Daniel Negreanu makes no bones about the fact that he will base some of his decision-making regarding bets, calls, and folds based on the nationality of his opponent. For instance, he’ll more readily call a northern European player than he would an American.
For instance, engineers are very mathematical and know the odds very well. Attorneys are performers and prone to deception. Entrepreneurs are risk-takers.
As usual, much ado was made about the way G-Rob and I scrape together our mortgage payments. During that conversation, I discovered I had no idea what the host did for a living. So, finding the open door, I asked.
“I sell heating oil,” he said.
Although I wasn’t involved in a hand, I went in the slot hoki tank. A heating oil salesmen? What the hell does that mean?
After being quiet for several minutes, I turned to discover the host had gone to the bathroom. I remarked, much-too-truthfully, “You know, I don’t even know what heating oil is.”
I should know. Much hay is made in my office this time of year about heating oil prices and how high they go.
Teddy Ballgame said, “It’s like diesel fuel” which I found patently hard to believe. Why in the world would the public care if diesel rices skyrocketed in the winter.
No one else could help me out and I found myself in quite a quandry. I’m no expert on anything. However, I know a little about a lot of things. Heating oil is not one of those things.
According to one website, “of the 107 million households in the United States, approximately 8.1 million use heating oil as their main heating fuel. Residential space heating is the primary use for heating oil, making the demand highly seasonal.”
I don’t know if this means anything or not, but I do know that the host re-bought so many times he emptied his pockets and owed BadBlood $60 by the end of the night.
I had two nemeses at the table–G-Rob and Missouri Josh. I only counted MO-J as a nemesis because he busted me hard four weeks earlier. G-Rob, however, has his own brand of mischief.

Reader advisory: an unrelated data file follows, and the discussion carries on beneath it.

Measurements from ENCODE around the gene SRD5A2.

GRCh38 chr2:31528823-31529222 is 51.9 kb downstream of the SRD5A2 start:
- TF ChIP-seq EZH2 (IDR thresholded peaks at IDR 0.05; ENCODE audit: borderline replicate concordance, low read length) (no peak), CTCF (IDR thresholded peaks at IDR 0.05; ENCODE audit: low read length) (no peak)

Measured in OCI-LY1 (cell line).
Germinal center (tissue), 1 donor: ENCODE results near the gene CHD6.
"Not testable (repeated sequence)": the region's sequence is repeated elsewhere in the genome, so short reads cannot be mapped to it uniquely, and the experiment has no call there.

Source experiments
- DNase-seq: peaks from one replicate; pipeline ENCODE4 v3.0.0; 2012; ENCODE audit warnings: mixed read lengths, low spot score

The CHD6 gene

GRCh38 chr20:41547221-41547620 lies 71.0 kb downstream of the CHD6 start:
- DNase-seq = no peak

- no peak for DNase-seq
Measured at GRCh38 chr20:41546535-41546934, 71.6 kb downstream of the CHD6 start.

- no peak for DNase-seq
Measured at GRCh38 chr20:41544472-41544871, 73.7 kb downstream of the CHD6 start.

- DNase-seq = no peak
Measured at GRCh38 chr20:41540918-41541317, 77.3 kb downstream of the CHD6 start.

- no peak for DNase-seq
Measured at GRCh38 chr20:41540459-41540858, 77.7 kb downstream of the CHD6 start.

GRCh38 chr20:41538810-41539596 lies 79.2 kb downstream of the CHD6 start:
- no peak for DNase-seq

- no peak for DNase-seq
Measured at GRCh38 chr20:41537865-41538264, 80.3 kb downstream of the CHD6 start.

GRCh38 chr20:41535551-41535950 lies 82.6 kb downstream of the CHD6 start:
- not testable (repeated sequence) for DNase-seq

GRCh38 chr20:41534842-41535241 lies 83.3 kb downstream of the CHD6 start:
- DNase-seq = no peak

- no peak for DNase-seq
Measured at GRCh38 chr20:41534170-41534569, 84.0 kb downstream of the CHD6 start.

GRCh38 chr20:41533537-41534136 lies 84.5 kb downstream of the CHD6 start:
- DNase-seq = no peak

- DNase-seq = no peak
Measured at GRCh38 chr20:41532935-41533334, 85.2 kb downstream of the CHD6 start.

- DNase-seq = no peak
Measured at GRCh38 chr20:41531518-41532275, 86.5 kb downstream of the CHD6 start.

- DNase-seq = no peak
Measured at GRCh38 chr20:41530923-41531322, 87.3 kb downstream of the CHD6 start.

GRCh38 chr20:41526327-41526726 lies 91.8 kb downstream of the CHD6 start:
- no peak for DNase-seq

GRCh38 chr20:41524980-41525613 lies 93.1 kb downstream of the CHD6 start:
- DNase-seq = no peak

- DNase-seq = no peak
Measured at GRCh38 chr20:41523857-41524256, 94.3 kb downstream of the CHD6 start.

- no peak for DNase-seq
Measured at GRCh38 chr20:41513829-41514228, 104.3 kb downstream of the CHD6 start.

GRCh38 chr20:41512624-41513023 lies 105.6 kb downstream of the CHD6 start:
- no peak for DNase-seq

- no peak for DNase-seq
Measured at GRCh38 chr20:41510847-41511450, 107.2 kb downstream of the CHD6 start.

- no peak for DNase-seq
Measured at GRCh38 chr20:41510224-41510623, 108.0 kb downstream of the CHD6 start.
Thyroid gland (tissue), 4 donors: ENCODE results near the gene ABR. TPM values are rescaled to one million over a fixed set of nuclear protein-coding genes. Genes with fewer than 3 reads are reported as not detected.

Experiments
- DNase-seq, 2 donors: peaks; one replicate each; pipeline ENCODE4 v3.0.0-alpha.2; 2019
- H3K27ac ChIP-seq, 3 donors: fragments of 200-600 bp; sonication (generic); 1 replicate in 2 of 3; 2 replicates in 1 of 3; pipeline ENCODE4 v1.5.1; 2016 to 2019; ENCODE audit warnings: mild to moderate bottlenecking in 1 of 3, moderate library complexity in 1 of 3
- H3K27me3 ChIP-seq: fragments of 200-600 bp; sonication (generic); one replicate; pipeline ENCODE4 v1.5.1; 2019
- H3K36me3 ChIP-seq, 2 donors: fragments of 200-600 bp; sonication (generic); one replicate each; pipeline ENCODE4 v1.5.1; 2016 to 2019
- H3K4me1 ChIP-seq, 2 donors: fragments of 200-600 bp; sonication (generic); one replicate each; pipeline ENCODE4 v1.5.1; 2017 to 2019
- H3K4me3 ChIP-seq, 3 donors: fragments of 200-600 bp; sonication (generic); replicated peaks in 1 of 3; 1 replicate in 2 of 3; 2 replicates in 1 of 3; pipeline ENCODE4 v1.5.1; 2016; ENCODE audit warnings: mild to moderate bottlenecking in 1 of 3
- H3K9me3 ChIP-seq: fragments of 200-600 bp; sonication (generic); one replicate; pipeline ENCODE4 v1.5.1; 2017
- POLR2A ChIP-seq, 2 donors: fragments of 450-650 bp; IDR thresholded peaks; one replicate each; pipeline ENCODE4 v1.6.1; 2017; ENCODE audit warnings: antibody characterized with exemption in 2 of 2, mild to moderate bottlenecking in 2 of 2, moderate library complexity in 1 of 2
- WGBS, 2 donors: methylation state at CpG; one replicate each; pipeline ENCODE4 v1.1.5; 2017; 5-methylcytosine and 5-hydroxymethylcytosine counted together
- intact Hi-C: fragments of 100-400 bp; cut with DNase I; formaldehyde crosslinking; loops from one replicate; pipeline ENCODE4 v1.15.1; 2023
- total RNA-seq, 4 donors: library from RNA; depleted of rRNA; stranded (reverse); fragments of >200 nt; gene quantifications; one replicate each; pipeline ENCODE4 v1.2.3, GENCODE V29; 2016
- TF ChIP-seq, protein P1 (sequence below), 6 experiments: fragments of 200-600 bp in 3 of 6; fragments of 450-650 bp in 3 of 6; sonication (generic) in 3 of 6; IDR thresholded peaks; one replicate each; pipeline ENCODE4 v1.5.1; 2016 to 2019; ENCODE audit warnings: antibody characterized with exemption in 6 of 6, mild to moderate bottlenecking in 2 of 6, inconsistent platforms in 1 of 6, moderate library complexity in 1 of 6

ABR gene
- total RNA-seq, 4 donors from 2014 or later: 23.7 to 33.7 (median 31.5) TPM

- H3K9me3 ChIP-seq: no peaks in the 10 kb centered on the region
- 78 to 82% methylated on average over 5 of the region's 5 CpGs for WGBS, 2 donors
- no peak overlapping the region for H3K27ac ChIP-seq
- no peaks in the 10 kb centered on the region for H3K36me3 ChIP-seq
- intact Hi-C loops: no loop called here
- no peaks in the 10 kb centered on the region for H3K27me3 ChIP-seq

His greatest trick is accomplished by one of two things: Either he’s picked up a massive tell of mine or he knows the odds.
It goes like this: The action comes to me. One second later, G-Rob says, “Otis folds.” One second later, I fold.
So, either he knows when I’m going to fold or he knows that I fold a lot more than I call.
His next trick is less of a trick and more of a way to show the table how much he dominates me mentally. I bet, he raises. No matter what. Of course, this only works when he fnds a seat to my left and is subject to backfire.
I sat steaming most of the night as I heard his two catch phrases over and over again: “Otis bets? I raise” and “Otis folds.” It only gets worse when he uses the phrases back to back in the same hand.
I vowed to bust him before the end of the night. I thought I had my chance once when I flopped top pair. I pushed all in and ran into his aces.
Later, though, I found a pair of fives. He raised me, I called. The flop came T5x. I bet out, he raised. I called. The turn was another ten. I checked, he pushed all in. I called with my boat and took most of his chips. He had QT.
In the longrun, I think G-Rob is still up on me by a good bit, but it was fun to see him nod–quietly–and push his chips over to me.
When the evening ended after seven hours of poker, I found myself down only four dollars. G-Rob had dropped about $50. The Mark had raked in more than $200. It would’ve been more than that but he made a really loose call on the second to last hand of the night that cost him a lot of his chips.
Four bucks for an evening of entertainment?
Yeah, I’ll take it.